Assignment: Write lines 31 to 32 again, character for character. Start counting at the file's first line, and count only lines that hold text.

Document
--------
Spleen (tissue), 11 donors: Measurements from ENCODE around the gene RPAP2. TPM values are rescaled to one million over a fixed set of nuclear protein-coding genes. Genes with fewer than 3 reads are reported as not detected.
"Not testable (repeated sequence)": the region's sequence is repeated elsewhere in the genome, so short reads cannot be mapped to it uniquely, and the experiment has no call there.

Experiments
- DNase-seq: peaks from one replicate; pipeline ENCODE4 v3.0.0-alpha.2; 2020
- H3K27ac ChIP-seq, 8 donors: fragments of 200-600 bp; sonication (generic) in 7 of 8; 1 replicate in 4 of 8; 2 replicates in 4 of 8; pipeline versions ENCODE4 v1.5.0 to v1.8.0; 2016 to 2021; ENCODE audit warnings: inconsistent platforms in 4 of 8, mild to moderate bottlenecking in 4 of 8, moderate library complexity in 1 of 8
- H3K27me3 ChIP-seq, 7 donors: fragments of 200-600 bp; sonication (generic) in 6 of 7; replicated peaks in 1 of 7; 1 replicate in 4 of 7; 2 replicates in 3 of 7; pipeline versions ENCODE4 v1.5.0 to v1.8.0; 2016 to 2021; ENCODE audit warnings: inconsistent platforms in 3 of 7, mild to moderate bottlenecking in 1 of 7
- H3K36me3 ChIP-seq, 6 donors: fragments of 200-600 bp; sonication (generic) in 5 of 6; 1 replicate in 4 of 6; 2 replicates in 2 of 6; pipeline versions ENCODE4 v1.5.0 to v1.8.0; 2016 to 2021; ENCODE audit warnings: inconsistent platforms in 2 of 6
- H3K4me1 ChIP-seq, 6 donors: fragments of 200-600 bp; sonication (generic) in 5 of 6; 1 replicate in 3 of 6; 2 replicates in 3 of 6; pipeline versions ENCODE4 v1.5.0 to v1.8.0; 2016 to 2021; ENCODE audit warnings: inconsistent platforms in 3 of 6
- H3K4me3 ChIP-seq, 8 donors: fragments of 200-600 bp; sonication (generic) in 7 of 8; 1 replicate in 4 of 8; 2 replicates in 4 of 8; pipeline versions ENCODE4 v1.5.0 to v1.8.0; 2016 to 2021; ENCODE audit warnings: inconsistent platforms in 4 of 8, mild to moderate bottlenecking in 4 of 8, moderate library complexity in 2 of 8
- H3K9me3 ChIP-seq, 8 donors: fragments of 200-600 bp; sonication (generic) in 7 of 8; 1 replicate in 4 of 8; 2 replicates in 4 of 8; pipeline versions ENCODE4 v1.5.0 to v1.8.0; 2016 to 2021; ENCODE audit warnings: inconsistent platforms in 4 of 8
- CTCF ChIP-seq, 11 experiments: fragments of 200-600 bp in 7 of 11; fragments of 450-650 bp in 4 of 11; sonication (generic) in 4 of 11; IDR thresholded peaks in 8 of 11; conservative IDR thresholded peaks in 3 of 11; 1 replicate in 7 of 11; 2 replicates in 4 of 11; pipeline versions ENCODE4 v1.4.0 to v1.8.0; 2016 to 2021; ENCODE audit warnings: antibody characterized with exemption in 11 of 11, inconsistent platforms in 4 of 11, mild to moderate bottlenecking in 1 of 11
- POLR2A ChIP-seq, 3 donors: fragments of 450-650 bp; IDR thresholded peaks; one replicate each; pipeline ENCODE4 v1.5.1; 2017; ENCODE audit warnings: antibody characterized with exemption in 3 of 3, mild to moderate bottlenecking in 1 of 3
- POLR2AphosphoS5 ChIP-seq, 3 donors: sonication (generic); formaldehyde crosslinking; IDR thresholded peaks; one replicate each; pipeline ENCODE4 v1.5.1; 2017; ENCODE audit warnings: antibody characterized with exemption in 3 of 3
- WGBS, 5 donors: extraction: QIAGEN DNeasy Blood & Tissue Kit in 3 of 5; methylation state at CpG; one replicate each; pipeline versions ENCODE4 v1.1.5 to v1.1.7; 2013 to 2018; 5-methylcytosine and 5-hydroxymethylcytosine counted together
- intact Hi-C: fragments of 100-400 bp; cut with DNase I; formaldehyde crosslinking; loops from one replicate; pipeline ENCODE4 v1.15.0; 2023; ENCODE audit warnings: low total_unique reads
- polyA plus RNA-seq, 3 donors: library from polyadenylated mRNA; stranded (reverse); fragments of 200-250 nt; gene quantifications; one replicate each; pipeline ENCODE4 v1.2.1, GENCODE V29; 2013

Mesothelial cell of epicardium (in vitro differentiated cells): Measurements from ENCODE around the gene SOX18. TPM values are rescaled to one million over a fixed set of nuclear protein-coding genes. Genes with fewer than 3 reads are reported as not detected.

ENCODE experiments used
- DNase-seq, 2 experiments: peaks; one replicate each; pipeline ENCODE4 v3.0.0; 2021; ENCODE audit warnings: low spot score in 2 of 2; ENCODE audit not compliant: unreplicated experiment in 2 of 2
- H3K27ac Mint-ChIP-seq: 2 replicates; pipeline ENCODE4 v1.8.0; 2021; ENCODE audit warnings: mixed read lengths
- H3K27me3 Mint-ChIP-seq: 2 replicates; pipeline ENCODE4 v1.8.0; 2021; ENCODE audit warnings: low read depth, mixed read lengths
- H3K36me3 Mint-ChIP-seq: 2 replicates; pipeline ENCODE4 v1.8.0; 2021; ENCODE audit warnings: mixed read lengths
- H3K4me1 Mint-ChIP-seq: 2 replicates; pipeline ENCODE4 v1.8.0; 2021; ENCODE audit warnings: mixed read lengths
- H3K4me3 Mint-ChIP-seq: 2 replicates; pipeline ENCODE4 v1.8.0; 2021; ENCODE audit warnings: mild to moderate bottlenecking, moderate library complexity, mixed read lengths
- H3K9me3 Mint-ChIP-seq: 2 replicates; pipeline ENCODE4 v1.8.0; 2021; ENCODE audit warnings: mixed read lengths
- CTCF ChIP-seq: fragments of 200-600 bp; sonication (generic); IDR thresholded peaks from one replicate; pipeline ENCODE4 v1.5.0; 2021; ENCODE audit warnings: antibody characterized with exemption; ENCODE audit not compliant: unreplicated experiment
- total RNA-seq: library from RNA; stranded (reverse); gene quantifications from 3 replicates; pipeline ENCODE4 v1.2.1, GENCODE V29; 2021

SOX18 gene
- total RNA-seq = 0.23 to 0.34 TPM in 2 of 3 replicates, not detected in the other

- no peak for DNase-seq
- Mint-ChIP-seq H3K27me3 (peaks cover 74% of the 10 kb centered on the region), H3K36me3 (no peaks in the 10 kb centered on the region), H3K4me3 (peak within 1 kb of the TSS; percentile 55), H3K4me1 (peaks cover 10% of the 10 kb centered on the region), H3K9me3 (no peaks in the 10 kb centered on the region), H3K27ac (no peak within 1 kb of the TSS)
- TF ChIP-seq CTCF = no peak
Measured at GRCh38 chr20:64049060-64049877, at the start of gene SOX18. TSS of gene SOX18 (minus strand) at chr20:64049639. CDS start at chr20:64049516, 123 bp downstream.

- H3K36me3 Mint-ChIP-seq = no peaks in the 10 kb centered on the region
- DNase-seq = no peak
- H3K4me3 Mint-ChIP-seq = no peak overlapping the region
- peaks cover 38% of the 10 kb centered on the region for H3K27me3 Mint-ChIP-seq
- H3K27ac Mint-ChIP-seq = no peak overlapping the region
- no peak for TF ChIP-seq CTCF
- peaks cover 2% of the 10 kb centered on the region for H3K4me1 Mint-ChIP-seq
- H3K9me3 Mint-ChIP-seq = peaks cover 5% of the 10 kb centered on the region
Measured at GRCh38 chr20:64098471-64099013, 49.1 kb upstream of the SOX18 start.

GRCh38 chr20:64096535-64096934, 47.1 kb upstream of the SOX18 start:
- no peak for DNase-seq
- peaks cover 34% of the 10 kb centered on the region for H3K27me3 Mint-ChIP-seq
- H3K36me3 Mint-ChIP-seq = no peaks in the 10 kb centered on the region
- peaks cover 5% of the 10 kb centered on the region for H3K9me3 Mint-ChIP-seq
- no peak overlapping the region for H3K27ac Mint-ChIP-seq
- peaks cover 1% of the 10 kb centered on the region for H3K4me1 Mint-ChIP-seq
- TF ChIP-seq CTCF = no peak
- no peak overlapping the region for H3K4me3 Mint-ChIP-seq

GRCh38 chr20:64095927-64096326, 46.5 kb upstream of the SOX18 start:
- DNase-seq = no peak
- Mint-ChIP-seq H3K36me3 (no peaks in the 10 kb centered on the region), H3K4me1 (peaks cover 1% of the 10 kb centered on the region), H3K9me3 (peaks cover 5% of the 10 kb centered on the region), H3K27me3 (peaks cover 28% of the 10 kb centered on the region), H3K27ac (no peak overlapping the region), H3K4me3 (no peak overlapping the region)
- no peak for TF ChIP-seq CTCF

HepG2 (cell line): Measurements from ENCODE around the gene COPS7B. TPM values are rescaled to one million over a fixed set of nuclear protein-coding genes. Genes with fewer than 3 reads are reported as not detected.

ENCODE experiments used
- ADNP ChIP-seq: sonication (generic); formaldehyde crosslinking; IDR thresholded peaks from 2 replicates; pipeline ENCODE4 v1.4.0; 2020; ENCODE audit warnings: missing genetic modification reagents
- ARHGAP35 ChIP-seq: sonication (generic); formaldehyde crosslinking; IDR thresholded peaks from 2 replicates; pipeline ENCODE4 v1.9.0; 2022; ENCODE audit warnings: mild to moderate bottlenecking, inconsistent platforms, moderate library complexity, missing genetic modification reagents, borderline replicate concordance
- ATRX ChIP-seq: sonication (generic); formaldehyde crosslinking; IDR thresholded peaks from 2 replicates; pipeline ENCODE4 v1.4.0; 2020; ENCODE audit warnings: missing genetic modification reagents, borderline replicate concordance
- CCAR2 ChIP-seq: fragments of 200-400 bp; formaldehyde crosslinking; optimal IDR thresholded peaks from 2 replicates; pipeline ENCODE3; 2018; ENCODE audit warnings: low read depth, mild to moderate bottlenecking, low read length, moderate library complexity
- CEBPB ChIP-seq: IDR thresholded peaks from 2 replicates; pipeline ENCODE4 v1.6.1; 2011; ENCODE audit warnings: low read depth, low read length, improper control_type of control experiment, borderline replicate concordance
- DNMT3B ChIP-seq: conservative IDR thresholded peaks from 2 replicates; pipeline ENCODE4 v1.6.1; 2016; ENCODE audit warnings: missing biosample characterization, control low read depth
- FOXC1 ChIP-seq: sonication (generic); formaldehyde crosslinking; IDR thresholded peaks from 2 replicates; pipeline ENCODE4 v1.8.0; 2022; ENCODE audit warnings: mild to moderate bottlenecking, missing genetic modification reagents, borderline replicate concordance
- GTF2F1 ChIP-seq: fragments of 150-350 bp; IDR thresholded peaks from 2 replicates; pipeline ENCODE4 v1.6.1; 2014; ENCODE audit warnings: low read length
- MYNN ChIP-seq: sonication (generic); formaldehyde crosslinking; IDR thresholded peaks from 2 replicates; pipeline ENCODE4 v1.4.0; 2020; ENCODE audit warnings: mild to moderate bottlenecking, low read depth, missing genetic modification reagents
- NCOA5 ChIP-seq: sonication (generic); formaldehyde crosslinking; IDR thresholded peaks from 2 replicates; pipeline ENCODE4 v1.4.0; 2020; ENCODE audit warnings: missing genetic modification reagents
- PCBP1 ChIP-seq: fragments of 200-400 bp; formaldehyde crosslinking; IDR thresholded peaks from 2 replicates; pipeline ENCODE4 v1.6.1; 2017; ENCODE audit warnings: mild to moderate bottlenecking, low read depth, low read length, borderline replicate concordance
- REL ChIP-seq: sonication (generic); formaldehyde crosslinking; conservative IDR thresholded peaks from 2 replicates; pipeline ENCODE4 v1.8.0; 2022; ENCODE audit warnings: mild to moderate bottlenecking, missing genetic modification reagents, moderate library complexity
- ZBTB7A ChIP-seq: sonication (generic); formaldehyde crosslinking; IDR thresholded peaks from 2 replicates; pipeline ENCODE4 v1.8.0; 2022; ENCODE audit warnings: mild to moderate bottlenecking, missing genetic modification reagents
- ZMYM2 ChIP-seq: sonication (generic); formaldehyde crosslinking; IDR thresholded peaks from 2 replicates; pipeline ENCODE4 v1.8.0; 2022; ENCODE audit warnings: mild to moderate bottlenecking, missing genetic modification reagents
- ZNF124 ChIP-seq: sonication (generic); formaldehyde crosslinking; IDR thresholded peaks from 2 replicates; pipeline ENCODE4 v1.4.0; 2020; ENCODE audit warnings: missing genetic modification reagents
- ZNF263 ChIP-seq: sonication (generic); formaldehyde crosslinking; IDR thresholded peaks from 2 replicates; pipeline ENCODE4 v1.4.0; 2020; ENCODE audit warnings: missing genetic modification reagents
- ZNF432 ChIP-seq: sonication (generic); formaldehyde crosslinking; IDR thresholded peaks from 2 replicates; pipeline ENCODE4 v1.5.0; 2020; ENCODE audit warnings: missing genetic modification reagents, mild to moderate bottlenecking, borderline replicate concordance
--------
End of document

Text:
- Mint-ChIP-seq H3K27me3 (peaks cover 74% of the 10 kb centered on the region), H3K36me3 (no peaks in the 10 kb centered on the region), H3K4me3 (peak within 1 kb of the TSS; percentile 55), H3K4me1 (peaks cover 10% of the 10 kb centered on the region), H3K9me3 (no peaks in the 10 kb centered on the region), H3K27ac (no peak within 1 kb of the TSS)
- TF ChIP-seq CTCF = no peak